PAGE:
This hike visits the namesake of the Volcan Mountain Wilderness Preserve, and it's a journey filled with natural beauty, history, and breathtaking views. To get to Volcan Mountain, we will take the popular Volcan Mountain Trail and then hop on the Five Oaks Trail, where the beauty is on another level. When we get to the summit, we'll enjoy views from the Salton Sea to Catalina.
In this Guide:
Video and Turn-by-Turn Directions for the Volcan Mountain Trail
When planning, always check the park website and social media to make sure the trails are open. Similarly, check the weather and road conditions.
Where is the Volcan Mountain Trail?
There's no parking lot for the Volcan Mountain Trail. Instead, you are allowed to park on the wide shoulder along the road by this address: 1209 Farmer Road, Julian, CA 92036
Gear For the Hike
Although you can get away with fitness clothing, I recommend proper hiking gear for the hike. Bring at least 1L of water, and trekking poles can help on the steeper slopes of the Volcan Mountain Trail. The weather can be extreme. In the summer it can get very hot (and the trail is mainly exposed). In the winter, there can be snow.
When the winter winds howl on Volcan, there's nothing between it and the North Pole except for a barbed wire fence, and that blew down. Old Julian Local's Saying
As a hiking guide, I test lots of hiking gear. On my picks page, I'll show you all of the gear that I actually use. I don't accept paid promotions or talk about the stuff that doesn't make the cut. It's just the gear that works best, so you don't have to waste your money.
Is Volcan Mountain a volcano? Nope, it's good old granite. There's some dispute about how it got its name. Some say the Spanish thought it looked like a volcano. Others say they named it after the Spanish word for balcony, baulcon, because of the views. And there's another theory is that a rancher named Vaulcan lived there. And to round it out, others say it's derived from an early Mexican land grant called Rancho de Santa Ysabel Baulcon. Had enough? The native Diegueno called it "Hahachephag" meaning "where the water comes from." The mountain is the headway for the San Dieguito and the San Diego river basins.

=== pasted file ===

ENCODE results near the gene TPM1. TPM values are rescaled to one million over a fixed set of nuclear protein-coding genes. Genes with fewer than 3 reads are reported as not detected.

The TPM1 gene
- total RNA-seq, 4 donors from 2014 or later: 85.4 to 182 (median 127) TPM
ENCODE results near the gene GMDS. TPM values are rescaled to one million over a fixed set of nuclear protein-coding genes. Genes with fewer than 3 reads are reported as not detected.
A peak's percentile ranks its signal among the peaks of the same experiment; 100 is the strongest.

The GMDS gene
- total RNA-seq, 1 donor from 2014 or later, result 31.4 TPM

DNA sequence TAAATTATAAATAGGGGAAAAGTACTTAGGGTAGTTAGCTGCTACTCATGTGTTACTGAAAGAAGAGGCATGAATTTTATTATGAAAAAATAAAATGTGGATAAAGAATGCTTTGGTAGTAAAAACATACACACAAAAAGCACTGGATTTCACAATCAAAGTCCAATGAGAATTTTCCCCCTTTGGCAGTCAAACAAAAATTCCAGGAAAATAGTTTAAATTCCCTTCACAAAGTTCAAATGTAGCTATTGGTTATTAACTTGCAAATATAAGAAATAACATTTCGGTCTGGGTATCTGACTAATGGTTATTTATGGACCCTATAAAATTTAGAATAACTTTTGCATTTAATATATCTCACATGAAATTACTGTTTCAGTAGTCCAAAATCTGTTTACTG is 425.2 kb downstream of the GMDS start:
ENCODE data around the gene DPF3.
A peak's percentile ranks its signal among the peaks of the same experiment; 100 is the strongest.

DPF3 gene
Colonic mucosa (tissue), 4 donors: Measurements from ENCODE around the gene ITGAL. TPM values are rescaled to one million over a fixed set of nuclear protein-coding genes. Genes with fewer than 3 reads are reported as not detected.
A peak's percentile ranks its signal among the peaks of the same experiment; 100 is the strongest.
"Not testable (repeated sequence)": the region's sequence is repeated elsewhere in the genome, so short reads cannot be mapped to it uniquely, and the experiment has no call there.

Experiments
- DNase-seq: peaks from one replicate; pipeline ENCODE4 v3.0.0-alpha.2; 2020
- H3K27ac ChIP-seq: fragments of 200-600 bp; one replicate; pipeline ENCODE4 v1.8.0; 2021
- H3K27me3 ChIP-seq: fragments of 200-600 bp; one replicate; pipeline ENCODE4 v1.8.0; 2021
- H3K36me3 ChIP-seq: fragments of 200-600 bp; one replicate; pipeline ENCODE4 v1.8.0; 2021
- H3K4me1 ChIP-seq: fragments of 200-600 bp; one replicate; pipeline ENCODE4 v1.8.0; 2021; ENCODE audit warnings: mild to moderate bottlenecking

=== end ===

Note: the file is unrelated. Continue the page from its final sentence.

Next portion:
The land here was privately owned for many years. It was going to be sold into luxury home lots in the 1980s, but the locals saved the area, and it eventually became the Volcan Mountain Wilderness Preserve. Today the Volcan Mountain Foundation works hard to protect, manage, and educate.
When former slave A.E. "Fred" Coleman discovered gold on the southern slope of Volcan Mountain in 1869, the Julian gold rush began. Today Julian is a great place to grab apple pie or cider after the hike.
The Elsinore Fault is directly underneath you here.
The Five Oaks Trail was built in 2003 by the California Conservation Corps, and is named after the five species of oaks found along the trail. Since the trail was built, they've found an additional three species of oaks growing here, bringing the total to eight. This area is at just the right elevation to allow lower and higher elevation oaks to live together.
The downdrafts coming off Volcan Mountain into the desert are notorious here. Several small planes have crashed into the side of the mountain when they didn't account for these strong winds.
The tower you see here is an Airway Light Beacon, used before modern aviation navigation systems to help guide pilots along airways. By 1972 the entire network was decommissioned.
Hi, I'm Cris Hazzard, aka Hiking Guy, a professional outdoors guide, hiking expert, and author based in Southern California. I created this website to share all the great hikes I do with everyone else out there. This site is different because it gives detailed directions that even the beginning hiker can follow. I also share what hiking gear works and doesn't so you don't waste money. I don't do sponsored or promoted content; I share only the gear recommendations, hikes, and tips that I would with my family and friends. If you like the website and YouTube channel, please support these free guides (I couldn't do it without folks like you!).